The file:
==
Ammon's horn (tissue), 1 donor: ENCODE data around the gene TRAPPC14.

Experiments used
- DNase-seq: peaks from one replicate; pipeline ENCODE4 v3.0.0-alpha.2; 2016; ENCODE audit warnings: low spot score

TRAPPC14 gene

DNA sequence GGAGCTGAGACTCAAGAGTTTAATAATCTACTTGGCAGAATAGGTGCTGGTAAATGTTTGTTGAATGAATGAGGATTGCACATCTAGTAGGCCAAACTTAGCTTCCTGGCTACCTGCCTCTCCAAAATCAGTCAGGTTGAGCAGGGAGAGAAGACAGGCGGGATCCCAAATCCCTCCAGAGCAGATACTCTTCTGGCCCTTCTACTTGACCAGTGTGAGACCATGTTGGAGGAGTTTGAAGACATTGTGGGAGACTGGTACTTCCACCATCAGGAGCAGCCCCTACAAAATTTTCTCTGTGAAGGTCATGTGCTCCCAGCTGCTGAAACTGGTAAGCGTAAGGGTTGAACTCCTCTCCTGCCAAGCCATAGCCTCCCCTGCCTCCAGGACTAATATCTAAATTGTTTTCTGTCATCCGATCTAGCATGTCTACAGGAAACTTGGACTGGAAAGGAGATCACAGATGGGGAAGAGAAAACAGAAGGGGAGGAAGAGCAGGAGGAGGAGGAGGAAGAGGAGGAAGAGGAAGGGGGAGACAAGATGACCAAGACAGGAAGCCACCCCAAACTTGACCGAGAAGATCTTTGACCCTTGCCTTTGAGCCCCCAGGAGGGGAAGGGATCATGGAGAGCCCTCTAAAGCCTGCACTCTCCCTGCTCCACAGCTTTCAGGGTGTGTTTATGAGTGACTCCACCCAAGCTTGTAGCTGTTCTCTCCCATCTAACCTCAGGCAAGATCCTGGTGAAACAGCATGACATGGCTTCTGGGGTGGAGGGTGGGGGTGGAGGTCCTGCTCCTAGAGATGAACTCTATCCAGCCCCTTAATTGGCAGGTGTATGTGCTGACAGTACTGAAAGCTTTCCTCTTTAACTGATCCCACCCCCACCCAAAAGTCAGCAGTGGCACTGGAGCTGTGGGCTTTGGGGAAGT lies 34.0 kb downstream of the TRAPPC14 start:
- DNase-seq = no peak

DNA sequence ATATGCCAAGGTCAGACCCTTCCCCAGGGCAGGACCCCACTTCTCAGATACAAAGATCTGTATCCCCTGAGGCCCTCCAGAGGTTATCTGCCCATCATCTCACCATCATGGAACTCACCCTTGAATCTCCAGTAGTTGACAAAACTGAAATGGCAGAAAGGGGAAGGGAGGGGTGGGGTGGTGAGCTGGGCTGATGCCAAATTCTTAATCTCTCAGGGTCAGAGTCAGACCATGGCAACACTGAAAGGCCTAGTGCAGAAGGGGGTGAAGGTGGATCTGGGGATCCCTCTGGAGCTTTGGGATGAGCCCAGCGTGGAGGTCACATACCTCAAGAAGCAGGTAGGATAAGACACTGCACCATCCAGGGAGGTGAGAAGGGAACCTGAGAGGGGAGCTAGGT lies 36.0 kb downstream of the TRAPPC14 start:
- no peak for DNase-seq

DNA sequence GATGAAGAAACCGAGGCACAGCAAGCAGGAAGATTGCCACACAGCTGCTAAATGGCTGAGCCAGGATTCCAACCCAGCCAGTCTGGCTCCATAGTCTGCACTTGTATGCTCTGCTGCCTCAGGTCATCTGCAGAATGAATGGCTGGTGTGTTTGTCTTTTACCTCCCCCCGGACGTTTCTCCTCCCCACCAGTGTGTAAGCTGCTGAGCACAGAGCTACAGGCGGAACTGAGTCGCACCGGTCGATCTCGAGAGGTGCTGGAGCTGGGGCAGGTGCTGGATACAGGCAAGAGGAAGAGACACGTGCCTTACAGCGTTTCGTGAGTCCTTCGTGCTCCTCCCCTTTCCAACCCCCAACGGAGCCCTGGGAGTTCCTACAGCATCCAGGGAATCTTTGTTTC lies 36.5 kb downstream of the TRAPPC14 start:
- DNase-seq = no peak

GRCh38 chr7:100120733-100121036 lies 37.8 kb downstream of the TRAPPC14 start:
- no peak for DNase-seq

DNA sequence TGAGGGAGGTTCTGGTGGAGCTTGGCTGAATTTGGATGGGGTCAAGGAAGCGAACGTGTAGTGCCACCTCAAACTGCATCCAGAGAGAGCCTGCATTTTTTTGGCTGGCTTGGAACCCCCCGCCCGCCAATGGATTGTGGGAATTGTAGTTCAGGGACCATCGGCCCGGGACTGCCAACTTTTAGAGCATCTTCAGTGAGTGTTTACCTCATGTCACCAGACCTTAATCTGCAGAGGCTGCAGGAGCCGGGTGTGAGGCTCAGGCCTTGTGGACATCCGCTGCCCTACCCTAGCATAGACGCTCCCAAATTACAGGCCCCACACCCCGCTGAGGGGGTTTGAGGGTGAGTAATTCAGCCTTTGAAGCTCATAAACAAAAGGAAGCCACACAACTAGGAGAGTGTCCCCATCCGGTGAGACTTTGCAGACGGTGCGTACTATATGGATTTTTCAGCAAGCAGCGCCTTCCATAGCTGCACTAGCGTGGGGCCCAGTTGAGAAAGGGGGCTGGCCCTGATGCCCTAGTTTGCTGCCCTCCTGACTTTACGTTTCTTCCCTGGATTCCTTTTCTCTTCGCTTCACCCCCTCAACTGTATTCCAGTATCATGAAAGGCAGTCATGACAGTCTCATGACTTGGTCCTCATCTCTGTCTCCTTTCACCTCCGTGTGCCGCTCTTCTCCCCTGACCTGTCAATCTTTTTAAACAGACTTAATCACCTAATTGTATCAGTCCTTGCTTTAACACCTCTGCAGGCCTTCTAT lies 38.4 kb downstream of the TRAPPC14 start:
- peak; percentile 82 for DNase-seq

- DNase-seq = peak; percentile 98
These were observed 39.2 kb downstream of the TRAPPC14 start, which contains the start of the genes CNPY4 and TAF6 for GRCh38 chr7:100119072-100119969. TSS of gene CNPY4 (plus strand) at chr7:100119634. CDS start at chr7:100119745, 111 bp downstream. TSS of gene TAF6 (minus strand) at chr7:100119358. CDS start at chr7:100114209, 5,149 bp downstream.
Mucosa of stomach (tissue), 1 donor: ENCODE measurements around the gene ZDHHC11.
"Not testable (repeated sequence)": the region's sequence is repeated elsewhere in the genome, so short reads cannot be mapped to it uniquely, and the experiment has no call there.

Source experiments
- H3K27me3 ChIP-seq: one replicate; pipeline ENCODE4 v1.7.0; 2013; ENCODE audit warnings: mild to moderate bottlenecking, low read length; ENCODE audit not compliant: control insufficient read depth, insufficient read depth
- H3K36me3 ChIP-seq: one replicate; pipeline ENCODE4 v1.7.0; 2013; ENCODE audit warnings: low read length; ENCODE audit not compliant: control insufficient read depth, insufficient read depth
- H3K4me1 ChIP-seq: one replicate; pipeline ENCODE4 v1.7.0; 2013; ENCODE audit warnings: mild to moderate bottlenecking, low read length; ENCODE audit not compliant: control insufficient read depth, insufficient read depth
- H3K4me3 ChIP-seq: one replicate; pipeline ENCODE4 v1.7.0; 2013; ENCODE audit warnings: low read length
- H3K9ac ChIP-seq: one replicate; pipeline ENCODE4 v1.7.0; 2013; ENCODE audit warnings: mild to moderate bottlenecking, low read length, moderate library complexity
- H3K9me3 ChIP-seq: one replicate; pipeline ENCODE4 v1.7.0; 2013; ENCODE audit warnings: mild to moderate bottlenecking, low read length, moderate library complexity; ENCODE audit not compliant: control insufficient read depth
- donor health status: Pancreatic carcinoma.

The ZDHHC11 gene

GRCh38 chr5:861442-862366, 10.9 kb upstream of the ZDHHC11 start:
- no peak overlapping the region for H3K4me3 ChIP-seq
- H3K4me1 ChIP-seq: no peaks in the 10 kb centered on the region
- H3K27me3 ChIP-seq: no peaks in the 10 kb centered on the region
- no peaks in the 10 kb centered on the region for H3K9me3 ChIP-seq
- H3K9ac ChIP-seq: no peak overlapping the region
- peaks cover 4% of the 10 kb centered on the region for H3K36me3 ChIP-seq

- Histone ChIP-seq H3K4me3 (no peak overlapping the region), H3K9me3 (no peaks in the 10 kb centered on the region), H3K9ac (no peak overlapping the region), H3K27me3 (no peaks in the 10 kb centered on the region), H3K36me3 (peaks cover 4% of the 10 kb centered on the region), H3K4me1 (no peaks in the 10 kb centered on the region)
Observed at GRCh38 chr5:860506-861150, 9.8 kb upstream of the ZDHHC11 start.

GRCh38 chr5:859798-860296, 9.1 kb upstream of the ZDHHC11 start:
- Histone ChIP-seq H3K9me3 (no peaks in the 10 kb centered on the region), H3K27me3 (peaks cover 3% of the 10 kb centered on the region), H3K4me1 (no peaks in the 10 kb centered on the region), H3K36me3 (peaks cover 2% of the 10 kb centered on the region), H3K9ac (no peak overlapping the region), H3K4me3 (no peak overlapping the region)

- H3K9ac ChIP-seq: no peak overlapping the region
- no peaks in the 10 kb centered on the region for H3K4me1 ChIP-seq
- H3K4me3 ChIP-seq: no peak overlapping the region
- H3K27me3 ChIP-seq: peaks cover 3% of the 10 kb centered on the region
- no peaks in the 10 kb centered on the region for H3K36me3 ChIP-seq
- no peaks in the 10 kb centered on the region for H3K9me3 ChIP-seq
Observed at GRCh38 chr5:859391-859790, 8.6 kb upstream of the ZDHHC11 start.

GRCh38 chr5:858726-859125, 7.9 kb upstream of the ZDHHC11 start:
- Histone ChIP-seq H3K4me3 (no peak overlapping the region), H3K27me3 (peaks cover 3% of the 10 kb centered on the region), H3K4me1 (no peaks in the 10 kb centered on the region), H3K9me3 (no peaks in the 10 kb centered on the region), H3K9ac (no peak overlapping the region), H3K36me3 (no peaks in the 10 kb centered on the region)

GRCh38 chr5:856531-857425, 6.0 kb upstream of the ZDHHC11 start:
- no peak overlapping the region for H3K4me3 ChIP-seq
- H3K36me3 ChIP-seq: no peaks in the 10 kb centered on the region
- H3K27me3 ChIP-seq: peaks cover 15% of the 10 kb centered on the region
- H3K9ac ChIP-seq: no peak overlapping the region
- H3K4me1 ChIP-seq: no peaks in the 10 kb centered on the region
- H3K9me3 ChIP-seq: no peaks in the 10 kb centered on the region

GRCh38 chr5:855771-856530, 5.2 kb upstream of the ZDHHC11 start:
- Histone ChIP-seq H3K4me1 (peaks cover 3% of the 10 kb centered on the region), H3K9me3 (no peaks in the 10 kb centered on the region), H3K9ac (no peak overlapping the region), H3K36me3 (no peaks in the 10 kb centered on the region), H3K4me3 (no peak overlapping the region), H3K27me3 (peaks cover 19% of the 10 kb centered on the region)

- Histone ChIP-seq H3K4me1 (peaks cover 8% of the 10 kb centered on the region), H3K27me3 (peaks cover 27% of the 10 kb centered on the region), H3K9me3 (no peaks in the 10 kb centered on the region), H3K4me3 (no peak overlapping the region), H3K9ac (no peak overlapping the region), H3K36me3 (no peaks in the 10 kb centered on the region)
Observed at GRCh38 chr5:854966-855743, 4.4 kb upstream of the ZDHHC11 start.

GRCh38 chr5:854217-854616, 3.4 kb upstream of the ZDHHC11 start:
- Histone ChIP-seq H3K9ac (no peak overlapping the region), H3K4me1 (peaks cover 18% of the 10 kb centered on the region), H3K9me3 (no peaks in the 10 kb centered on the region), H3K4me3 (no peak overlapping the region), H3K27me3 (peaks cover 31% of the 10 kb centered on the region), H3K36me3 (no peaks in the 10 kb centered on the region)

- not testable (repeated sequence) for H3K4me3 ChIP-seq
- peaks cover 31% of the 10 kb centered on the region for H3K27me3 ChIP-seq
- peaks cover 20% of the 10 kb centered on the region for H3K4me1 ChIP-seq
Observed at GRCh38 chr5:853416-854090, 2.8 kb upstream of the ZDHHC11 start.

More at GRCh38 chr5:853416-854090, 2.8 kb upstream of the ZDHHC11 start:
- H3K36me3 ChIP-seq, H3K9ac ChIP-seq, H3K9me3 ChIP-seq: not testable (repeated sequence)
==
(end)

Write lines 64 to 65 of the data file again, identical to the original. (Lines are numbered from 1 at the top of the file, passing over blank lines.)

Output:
Observed at GRCh38 chr5:853416-854090, 2.8 kb upstream of the ZDHHC11 start.

More at GRCh38 chr5:853416-854090, 2.8 kb upstream of the ZDHHC11 start: